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EARTHQUAKE / The Long Road Back : Overcoming the Jolts : At a Valley Mall, an Army of Workers Helps Prepare for the Return of the Shellshocked

January 26, 1994|H. G. REZA | TIMES STAFF WRITER

The pungent aroma of garlic and pizza sauce wafted across the second floor of the Woodland Hills Promenade, seeping through the dust masks worn by an army of workers hired to clean up the earthquake-damaged mall.

It didn't take long to trace the odor to Williams-Sonoma, where the floor was stained and littered with olive oil, sauces and glass from broken bottles and cookware. Inside, half a dozen workers scooped the floor clean with wide shovels. Nothing was salvaged.

"It's garlic city," said a mall employee who happened by. "But it smells good."

Such cleanup scenes have been duplicated over the last week in shopping areas across the San Fernando Valley. Of the six major Valley malls forced by the quake to close, the Promenade was the only one back in business last weekend. Fallbrook Mall in West Hills reopened Tuesday.

Construction workers and cleanup crews worked with military efficiency to prepare the 21-year-old Promenade for business last Saturday. Of its 60-odd stores and restaurants, 22 were up and running, including Bullock's. Saks Fifth Avenue and about 10 other stores are expected to be open by the weekend, and the rest of the specialty shops will reopen over the next few weeks.

Officials don't know when the third anchor, an I. Magnin & Co. store, will be able to reopen.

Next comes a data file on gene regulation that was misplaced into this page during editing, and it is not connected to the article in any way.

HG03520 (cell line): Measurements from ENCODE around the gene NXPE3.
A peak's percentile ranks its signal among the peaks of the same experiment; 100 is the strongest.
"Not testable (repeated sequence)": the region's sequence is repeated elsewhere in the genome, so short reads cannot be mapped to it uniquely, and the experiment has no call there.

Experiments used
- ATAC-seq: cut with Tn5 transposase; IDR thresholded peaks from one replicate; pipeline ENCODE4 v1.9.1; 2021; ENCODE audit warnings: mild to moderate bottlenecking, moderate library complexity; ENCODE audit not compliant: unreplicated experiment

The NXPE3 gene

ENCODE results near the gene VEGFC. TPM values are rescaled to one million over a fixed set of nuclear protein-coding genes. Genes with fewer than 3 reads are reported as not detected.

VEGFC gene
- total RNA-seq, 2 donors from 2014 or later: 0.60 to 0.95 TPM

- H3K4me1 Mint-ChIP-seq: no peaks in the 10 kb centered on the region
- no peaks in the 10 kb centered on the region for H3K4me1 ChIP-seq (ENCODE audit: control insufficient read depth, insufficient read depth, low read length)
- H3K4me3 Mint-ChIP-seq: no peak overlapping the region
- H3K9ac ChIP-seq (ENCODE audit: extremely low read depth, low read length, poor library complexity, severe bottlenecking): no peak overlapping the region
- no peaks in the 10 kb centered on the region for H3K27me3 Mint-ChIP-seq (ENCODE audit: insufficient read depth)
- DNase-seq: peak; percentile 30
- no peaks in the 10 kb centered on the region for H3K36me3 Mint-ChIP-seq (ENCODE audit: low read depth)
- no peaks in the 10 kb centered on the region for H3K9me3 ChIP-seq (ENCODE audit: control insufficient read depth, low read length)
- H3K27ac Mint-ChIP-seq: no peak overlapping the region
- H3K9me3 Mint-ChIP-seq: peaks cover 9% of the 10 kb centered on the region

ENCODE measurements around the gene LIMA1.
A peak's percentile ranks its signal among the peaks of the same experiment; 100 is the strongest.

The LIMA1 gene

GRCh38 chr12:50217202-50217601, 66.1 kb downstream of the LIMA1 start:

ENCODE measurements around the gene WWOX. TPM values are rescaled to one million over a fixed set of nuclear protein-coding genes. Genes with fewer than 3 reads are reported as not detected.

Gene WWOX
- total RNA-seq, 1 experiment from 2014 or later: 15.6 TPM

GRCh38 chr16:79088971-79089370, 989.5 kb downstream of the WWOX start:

Jittery earthquake survivors began trickling back over the weekend, but most merchants said business was still slow Tuesday. Nevertheless, Kim Solomon--who manages the mall for its owner, New York-based O'Connor Group--said she was encouraged by the activity during the first days after the quake.

"Business was fair," she said. "We didn't set the world on fire, but people are ready to get their lives back to normal, and shopping is part of that."

A block away, Topanga Plaza remained shuttered. By comparison, the Promenade, which underwent a $40-million renovation last year, was fortunate. There was no structural damage; the mall's trademark skylight didn't even crack.

In the days immediately after the quake, however, the Promenade looked like so many other area malls and shopping strips: broken windows, cracked tiles, upended merchandise, a crooked "E" on a big exterior sign.

While most of the retailers inside struggled to clear away debris, restock merchandise and deal with contractors hired to fix lights and replace windows, Anne Cohen, manager of the D. Laurenti men's store, occupied herself with more mundane matters--such as writing signs for the store's weekend "EARTHQUAKE SALE!"

"I'm a very organized person," Cohen said. "We're trying to make the store look like nothing happened."

On the second floor, a crew of young women walked around Victoria's Secret, picking up hundreds of bottles of shower gel, lotion and other merchandise that littered the floor of the lingerie shop. The manager methodically inventoried every item.

The cleanup at the Nature Company, a gift shop with an environmental theme, was sped along with the help of employees brought in from the firm's Santa Barbara store--and the unexpected assistance of Gordon Maybury, the company's vice president in charge of retail, and other officers from the corporate office in Berkeley.

"Maybury had just landed in New York when he heard about the quake and turned right around and flew out here," said store manager Judi Morales, who commutes from Costa Mesa. "Our corporate people got it together very quickly. We couldn't have completed the cleanup this fast without their help."

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